What followed was a wild goose chase past bourgeois boutiques and home counties Saturday shoppers all the way to Hyde Park, where the main part of the demonstration was due to take place. Maybe they were just in a rush to hear Ed Miliband speak now that the media have deemed him to be the world's greatest living orator?
At the park (150,000 people were there, btw), the bloc were confronted by some people who reckoned masking up doesn’t do the labour movement any favours. Once again, it fell to this guy to explain the black bloc’s position. I guess he’s their PR guru. Like a more trustworthy-looking Alastair Campbell (Mock The Week producers, you can reach me through my Twitter).
Back near Oxford Circus, UK Uncut had arrived and were engaged in the standard UK Uncut tactic of running up and down the high street, charging at tax-dodging shops, or ones that use workfare (which feels like at least half of them), in an attempt to have a sit-in.
Unfortunately, the police are well aware of this strategy by now, and were ten steps ahead every time. So, rather than changing tactics or upping the ante, they satisfied themselves by chanting, “Pay your taxes!” at offending shops. Which looks pretty weird in the street because in effect you're chanting at a bunch of Saturday staff who probably have their 20 percent deducted automatically by PAYE every month, rather than a megalomaniac billionaire who spent the missing tax billions on pyjamas. But whatever, it's bad publicity and it must piss the owners off: job done.
That said, the whole thing did feel more like the celebration of a child's birthday than an outraged registering of political grief. Those balloons wouldn’t last five seconds in Greece. People would be attaching them to their arms and attempting to float out of the country.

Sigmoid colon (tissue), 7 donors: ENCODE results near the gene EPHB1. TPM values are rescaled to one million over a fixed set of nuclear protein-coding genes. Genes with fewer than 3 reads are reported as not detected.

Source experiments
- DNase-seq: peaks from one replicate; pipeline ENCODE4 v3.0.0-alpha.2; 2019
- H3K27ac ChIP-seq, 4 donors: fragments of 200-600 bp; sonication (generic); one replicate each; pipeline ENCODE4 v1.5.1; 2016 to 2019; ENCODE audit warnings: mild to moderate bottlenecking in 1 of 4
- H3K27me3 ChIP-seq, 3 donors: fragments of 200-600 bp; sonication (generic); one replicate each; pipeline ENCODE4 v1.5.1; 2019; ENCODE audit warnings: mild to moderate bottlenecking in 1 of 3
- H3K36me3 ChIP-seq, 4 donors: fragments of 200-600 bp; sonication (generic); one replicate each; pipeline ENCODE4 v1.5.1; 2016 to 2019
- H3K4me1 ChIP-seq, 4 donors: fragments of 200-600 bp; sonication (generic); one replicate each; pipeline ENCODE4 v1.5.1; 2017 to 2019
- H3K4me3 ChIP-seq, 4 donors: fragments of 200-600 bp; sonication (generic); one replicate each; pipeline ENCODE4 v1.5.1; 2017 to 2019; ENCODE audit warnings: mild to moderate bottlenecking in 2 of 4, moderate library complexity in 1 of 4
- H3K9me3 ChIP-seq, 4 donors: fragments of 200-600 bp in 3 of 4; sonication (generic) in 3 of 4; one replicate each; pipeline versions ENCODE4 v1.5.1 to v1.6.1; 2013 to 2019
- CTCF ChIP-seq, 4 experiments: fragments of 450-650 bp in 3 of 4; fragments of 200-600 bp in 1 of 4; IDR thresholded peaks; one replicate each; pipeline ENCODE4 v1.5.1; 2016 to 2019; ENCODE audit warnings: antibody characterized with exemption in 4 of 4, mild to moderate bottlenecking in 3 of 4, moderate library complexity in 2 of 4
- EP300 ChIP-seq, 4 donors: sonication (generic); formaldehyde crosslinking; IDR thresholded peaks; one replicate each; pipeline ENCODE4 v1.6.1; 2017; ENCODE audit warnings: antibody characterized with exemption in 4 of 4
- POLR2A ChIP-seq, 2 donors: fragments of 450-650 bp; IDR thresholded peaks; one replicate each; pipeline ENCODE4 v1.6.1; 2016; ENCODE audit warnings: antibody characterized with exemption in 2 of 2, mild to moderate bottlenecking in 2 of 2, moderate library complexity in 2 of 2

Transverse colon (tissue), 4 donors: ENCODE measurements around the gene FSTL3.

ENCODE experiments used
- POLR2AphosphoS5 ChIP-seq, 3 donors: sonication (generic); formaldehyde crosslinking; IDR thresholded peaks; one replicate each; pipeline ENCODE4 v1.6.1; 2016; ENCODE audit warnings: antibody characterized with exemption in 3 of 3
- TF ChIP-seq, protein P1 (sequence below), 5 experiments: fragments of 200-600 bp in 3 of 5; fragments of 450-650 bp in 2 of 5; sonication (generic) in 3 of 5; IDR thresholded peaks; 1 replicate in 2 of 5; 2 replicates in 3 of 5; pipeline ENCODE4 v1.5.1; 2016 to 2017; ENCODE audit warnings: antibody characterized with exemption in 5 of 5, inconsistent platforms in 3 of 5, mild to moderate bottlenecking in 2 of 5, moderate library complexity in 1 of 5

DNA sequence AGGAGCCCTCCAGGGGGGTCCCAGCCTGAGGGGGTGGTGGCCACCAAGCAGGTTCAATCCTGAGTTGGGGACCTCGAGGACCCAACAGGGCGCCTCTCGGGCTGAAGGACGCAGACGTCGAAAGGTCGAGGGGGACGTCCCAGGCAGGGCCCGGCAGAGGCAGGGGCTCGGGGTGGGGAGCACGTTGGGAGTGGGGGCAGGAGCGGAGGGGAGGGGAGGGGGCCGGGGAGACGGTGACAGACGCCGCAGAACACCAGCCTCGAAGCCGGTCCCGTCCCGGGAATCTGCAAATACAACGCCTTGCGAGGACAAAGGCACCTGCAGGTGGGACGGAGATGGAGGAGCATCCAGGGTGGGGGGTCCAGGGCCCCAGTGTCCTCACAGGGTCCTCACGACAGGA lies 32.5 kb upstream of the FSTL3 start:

There was one moment when things looked like they could get interesting, when this couple thought it would be a great idea to drive through a crowd of anti-capitalist protesters. This didn't go down very well at all, turns out that anarchists don't like it when a man in a convertible with a touch-screen entertainment system tries to run them over.
There was a time when broken windows at Starbucks were par for the course on any major protest in London, basically because they’re a corporation and all this generation's anarchists had their beliefs forged by Naomi Klein and that band A, who both fucking hate Starbucks. Just last week, Starbucks were outed as tax dodgers, so by rights this place shouldn't have been left standing, but on Saturday the people who sell the evilest coffee in the world escaped with a gentle jeering. What is going on?
Unless they sort their shit out, Britain’s radical left will soon hear the guffawing of their comrades from Spain, Greece and just about anywhere else ringing in their ears.
That said, at the rally Ed Miliband’s speech was heckled when he said Labour would make cuts too, whereas calls for strike action by Trade Union leaders were met with roars of approval. Those same Union leaders took over a year and a half to organise a follow up to the last march, so that strike action is no dead cert. Maybe the next battle in the war against the cuts will take place in the union hall rather than on the streets. Because to be honest, London doesn't seem quite sick enough yet to muster the stomach for the fight.